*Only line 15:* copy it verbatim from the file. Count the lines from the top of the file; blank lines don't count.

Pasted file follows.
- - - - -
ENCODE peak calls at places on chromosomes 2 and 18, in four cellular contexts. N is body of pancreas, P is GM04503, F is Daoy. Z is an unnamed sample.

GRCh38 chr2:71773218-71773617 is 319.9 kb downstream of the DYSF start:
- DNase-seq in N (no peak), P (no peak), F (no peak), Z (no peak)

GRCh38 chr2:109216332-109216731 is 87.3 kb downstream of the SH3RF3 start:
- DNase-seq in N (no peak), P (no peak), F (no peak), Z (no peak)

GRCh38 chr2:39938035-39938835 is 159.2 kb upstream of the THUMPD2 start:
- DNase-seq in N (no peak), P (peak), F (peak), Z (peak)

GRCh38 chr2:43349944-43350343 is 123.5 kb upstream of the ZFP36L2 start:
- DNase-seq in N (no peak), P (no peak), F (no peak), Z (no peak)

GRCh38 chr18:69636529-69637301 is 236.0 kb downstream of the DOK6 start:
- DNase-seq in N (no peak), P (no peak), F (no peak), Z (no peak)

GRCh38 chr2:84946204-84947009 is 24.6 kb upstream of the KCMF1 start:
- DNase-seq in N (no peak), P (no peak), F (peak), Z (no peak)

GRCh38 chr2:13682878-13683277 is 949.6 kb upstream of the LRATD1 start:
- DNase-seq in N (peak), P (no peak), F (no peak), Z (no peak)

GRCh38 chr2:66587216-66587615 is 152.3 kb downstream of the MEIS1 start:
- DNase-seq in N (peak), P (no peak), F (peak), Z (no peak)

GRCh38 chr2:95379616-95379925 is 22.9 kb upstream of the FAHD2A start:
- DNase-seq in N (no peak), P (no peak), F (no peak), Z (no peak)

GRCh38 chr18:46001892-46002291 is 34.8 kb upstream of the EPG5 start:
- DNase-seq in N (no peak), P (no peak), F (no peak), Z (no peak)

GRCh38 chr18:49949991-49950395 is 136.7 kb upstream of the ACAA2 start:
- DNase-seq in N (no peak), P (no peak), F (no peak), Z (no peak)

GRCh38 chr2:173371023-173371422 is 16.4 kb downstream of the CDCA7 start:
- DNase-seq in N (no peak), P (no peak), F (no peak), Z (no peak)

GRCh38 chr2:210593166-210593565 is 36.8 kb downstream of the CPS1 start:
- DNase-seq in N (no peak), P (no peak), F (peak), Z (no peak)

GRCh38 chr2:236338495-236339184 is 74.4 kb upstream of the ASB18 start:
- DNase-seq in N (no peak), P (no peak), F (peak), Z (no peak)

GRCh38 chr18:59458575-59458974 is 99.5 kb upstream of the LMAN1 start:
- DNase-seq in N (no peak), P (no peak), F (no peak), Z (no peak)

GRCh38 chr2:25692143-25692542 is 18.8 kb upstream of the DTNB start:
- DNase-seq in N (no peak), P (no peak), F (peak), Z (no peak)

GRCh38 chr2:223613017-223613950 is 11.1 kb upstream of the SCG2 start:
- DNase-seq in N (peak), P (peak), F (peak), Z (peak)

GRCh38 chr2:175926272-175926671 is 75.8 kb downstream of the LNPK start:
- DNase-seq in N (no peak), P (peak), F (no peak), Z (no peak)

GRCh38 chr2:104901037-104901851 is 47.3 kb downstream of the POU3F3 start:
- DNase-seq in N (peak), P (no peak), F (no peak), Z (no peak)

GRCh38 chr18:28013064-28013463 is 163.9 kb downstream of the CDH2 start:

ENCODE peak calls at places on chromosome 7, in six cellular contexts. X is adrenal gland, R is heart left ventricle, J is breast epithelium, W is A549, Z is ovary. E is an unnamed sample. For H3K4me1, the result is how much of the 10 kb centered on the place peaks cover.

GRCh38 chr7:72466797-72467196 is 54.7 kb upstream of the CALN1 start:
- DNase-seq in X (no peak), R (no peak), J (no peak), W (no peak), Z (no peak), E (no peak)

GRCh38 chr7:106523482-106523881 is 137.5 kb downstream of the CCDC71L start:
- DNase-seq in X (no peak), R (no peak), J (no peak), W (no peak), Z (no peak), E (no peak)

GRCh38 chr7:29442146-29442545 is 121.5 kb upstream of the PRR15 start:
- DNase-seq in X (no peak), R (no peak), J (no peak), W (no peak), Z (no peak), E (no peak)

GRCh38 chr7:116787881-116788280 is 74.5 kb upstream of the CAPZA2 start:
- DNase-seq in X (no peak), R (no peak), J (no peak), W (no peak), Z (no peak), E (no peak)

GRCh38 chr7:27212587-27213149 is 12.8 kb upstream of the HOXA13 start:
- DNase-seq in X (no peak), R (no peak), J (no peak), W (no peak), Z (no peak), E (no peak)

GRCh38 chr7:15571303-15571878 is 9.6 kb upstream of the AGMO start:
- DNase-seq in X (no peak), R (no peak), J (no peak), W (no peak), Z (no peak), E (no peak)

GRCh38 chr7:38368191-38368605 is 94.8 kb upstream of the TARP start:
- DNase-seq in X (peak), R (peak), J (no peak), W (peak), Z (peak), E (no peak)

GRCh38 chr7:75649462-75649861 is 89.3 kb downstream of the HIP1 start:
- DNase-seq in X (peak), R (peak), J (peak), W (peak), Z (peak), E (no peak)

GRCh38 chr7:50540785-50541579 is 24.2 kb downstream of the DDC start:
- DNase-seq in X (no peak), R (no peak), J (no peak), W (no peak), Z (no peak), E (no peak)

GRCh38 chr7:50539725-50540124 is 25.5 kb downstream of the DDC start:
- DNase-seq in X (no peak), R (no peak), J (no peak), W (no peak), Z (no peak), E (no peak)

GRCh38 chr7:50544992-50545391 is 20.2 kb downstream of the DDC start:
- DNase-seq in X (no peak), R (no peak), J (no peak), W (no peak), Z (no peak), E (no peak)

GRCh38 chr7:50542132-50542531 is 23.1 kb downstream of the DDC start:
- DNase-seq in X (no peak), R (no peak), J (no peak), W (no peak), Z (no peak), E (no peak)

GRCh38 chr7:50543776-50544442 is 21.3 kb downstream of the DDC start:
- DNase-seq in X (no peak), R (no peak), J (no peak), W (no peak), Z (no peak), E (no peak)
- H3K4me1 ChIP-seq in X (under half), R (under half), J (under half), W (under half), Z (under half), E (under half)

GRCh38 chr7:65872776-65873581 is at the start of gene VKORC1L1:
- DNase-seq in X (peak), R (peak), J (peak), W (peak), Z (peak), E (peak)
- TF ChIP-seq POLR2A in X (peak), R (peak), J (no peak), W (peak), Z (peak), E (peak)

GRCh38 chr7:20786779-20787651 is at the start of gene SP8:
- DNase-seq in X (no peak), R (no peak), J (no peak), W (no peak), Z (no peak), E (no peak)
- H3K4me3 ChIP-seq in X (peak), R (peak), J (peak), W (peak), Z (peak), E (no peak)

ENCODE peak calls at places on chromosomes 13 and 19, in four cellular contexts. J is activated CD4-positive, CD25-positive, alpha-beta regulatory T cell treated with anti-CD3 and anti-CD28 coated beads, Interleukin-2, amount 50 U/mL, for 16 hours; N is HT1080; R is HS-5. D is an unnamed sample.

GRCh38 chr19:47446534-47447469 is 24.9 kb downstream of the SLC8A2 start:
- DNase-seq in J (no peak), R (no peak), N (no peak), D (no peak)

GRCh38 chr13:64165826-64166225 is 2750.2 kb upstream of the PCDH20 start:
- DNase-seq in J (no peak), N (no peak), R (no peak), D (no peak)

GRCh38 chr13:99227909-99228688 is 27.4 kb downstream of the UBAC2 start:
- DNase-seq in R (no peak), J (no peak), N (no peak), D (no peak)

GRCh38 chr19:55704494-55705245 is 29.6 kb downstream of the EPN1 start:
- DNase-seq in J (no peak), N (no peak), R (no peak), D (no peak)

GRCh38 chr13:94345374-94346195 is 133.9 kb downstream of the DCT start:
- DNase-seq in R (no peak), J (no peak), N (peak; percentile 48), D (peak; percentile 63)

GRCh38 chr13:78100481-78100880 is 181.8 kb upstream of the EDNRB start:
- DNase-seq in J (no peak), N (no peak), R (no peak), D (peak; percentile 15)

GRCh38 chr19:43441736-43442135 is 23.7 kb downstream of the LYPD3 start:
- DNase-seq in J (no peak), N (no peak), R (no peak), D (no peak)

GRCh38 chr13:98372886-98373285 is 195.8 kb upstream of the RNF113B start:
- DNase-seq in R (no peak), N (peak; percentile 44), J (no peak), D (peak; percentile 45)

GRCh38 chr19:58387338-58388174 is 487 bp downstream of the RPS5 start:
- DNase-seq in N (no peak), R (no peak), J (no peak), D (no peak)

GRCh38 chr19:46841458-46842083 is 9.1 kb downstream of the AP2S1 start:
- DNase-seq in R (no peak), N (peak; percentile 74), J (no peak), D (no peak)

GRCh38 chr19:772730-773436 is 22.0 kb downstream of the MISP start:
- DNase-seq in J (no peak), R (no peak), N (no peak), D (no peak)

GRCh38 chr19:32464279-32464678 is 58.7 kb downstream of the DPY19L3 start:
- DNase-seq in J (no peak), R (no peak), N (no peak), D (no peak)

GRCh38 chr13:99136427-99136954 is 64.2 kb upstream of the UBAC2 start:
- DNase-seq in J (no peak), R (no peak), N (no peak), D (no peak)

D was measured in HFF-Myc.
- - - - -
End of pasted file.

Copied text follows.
- DNase-seq in N (peak), P (no peak), F (no peak), Z (no peak)